Dealing With Hunger
By: Susan Epstein, MS, RD, CDN
Statistically, the greatest concern of pre-op bariatric patients is dealing with hunger. “Will I feel hungry after surgery?” “Will I be able to keep hunger pangs at bay?” This article will address these issues and will give you a few suggestions on how to deal if hunger strikes.
For our purposes, let’s divide hunger into two categories, head hunger and physical hunger. Head hunger is a desire to eat even when you don’t physically need food. Head hunger may come from triggers such as boredom, stress, loneliness or may be caused by the environment you’re in. For example, if everyone around you is eating, you want to eat too.
Physical hunger is when your body is telling you that you are actually hungry. One of the sources of physical hunger is the hormone called “Grehlin”. This hormone is secreted in the stomach and increases our appetite. After the Sleeve Gastrectomy, the part of the stomach that secretes this hormone is removed. As a result, significant amounts of grehlin are removed as well. The less grehlin in your system, the less hungry you feel.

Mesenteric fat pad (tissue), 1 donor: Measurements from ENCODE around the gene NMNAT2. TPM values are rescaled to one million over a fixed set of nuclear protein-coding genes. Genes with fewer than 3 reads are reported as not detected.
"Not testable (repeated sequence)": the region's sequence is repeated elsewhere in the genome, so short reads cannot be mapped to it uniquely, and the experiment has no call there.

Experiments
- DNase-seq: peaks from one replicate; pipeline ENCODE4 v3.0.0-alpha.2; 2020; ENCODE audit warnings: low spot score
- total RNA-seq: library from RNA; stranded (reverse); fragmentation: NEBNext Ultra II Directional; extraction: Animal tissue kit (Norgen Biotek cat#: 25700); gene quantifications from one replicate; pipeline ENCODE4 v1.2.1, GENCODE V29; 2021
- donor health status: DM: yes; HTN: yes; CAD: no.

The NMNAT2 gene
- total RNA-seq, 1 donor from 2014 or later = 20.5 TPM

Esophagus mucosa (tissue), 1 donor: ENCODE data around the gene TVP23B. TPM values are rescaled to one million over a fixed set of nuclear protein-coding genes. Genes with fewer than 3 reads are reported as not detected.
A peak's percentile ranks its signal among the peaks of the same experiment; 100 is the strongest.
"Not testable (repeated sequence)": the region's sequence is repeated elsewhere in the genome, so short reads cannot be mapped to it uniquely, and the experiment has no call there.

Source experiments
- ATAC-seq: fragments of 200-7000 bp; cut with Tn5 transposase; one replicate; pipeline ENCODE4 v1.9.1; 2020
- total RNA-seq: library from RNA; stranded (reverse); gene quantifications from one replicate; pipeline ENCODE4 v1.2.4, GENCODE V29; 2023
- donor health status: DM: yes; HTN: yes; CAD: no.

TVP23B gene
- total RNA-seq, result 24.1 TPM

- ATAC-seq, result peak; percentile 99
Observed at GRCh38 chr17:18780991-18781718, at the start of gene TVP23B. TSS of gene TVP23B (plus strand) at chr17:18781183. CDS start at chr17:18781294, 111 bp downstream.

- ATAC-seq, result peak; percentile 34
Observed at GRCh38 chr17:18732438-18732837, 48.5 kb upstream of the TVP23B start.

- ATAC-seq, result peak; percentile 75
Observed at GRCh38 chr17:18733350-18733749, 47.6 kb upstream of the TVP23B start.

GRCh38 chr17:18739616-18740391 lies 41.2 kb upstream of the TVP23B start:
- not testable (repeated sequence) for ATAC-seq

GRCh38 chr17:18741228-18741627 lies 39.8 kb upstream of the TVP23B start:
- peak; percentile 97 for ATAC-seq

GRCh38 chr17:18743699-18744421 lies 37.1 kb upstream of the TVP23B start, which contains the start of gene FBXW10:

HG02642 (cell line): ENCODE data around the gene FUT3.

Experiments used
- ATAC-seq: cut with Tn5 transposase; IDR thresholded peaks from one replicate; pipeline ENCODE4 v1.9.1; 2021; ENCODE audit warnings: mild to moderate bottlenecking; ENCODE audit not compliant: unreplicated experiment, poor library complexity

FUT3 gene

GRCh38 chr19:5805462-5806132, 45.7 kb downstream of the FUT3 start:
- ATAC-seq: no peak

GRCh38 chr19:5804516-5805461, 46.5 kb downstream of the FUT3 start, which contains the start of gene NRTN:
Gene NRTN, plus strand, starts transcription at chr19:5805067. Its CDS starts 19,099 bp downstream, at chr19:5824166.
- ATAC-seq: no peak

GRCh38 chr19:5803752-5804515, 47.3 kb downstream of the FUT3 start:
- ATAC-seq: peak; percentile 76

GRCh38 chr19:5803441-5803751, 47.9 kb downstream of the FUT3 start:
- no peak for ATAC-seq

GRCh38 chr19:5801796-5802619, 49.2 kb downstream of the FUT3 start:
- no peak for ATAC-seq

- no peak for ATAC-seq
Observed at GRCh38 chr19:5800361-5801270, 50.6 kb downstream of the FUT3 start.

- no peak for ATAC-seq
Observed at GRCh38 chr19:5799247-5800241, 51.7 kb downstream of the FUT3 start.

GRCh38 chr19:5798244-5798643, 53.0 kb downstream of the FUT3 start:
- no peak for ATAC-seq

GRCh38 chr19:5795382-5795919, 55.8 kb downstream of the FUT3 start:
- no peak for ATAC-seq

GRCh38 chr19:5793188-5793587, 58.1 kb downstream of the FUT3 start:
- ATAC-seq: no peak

If you start to feel hungrier, the first step would be to try to determine which type of hunger it is. If you decide that it is physical hunger, here are a few points to consider:
- Remember to eat proteins first: Proteins help us to feel satisfied. After weight loss surgery, the amount of food a person consumes is greatly reduced. It can be challenging to eat enough protein. Include chicken, turkey, fish, egg whites, and Greek yogurt to help reduce hunger.
- Have a set eating schedule: Do not graze throughout the day. A consistent meal pattern will help control hunger and will ensure that enough protein is consumed. Don’t skip meals and try to eat every 3-4 hours. Eating 3 meals and 1 snack per day will help you from feeling hungry.
- Drink enough water: Sipping water throughout the day will prevent dehydration and will also help control hunger. Many times if your body isn’t getting enough fluids, you may feel as though you are hungry. This in turn leads to snacking. Try drinking water instead. Water is also important to prevent constipation and it is needed to deliver nutrients to cells. Although sugar free beverages are acceptable as well, water is really your best choice.
If you’re feeling hunger, don’t panic. Try to get back to basics by focusing on scheduled meals and snacks, eating adequate protein, and staying well hydrated.